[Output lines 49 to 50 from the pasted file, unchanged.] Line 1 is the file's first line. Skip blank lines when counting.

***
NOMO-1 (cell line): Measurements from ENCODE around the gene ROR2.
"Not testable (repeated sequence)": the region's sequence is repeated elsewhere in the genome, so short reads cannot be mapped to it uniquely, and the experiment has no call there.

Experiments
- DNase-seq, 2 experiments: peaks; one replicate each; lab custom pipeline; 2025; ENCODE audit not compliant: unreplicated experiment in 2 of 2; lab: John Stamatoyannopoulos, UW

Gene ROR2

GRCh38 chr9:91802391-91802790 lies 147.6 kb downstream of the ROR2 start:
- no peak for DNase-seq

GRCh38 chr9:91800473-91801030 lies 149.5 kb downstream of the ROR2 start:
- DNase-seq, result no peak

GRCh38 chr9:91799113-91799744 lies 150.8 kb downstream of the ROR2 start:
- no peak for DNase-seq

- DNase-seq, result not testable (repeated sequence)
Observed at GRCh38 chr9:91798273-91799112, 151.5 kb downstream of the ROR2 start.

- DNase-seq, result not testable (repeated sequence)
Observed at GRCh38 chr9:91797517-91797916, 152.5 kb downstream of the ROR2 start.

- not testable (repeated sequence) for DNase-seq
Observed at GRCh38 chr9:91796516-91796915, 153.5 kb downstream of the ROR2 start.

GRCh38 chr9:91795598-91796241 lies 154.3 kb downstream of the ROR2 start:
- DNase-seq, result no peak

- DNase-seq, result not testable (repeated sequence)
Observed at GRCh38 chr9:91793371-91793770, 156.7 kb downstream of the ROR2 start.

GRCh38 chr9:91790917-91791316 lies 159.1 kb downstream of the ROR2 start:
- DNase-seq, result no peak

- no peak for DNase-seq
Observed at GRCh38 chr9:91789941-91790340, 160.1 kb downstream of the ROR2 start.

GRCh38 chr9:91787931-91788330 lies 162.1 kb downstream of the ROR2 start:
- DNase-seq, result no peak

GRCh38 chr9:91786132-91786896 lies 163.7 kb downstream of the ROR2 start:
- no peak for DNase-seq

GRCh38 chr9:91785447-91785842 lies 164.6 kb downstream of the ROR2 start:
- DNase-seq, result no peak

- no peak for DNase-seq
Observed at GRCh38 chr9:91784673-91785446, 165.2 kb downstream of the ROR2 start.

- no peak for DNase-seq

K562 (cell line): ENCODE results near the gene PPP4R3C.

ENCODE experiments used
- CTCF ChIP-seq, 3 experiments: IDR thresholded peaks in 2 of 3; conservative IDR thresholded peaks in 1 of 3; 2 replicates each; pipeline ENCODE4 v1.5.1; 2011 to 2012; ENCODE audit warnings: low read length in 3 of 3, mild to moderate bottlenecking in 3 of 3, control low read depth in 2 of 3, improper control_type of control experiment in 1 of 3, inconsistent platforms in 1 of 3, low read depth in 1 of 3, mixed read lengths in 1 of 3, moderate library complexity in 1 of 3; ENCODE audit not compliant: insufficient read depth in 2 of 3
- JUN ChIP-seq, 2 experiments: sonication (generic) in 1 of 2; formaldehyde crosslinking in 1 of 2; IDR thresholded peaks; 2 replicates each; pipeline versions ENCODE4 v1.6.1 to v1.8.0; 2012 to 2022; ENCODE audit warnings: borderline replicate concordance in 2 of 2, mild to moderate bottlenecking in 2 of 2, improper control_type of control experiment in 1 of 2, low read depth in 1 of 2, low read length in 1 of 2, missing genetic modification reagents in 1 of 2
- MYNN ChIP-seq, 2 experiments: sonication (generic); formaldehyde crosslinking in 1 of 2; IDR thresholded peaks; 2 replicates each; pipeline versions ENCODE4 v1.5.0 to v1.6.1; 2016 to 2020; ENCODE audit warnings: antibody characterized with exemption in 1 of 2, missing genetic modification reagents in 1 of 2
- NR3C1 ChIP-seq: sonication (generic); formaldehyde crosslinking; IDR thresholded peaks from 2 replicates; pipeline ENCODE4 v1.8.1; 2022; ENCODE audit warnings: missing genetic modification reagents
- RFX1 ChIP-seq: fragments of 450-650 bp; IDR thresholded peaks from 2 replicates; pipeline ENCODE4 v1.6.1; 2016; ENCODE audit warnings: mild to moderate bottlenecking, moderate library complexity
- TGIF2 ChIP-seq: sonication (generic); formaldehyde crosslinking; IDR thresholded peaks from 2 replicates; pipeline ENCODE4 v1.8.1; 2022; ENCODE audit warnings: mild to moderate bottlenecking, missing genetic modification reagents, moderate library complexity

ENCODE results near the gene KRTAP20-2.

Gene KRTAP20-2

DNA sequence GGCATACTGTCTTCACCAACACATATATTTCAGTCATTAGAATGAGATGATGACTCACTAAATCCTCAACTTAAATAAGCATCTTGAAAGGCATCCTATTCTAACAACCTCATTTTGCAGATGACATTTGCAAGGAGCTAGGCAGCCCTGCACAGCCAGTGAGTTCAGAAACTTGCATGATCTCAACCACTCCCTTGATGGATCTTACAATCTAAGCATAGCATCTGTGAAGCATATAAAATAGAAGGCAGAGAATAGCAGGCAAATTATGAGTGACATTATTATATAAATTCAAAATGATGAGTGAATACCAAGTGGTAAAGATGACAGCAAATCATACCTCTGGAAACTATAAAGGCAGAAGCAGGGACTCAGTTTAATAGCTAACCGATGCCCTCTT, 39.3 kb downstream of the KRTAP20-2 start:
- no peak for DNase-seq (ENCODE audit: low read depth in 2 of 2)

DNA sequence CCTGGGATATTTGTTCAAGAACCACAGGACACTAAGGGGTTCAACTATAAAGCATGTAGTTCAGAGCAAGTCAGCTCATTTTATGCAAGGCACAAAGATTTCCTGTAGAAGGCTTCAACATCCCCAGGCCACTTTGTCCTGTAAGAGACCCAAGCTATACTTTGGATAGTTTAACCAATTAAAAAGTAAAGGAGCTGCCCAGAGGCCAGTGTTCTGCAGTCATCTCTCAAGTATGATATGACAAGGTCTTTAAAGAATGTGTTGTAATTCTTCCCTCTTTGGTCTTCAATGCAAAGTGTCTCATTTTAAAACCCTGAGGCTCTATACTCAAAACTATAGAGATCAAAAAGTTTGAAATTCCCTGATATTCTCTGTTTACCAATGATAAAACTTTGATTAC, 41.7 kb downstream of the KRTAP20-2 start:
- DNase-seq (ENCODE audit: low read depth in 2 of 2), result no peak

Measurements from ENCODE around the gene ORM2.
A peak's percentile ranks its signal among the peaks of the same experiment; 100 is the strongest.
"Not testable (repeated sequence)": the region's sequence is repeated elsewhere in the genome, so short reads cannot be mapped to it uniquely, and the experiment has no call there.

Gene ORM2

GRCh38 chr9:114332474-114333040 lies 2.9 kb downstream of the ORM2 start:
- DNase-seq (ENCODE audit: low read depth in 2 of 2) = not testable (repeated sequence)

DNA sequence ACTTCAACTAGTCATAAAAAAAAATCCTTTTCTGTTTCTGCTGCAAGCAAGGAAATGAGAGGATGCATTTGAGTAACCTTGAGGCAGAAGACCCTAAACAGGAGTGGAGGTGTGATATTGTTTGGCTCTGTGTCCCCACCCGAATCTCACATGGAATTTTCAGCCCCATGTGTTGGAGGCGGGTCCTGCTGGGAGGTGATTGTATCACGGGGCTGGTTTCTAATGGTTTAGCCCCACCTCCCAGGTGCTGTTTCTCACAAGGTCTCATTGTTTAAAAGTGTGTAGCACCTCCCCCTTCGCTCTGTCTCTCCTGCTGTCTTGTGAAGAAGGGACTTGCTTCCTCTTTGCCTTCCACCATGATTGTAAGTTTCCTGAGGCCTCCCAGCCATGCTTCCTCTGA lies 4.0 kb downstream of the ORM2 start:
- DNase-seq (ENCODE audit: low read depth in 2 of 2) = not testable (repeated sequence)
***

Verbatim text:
Measurements from ENCODE around the gene ORM2.
A peak's percentile ranks its signal among the peaks of the same experiment; 100 is the strongest.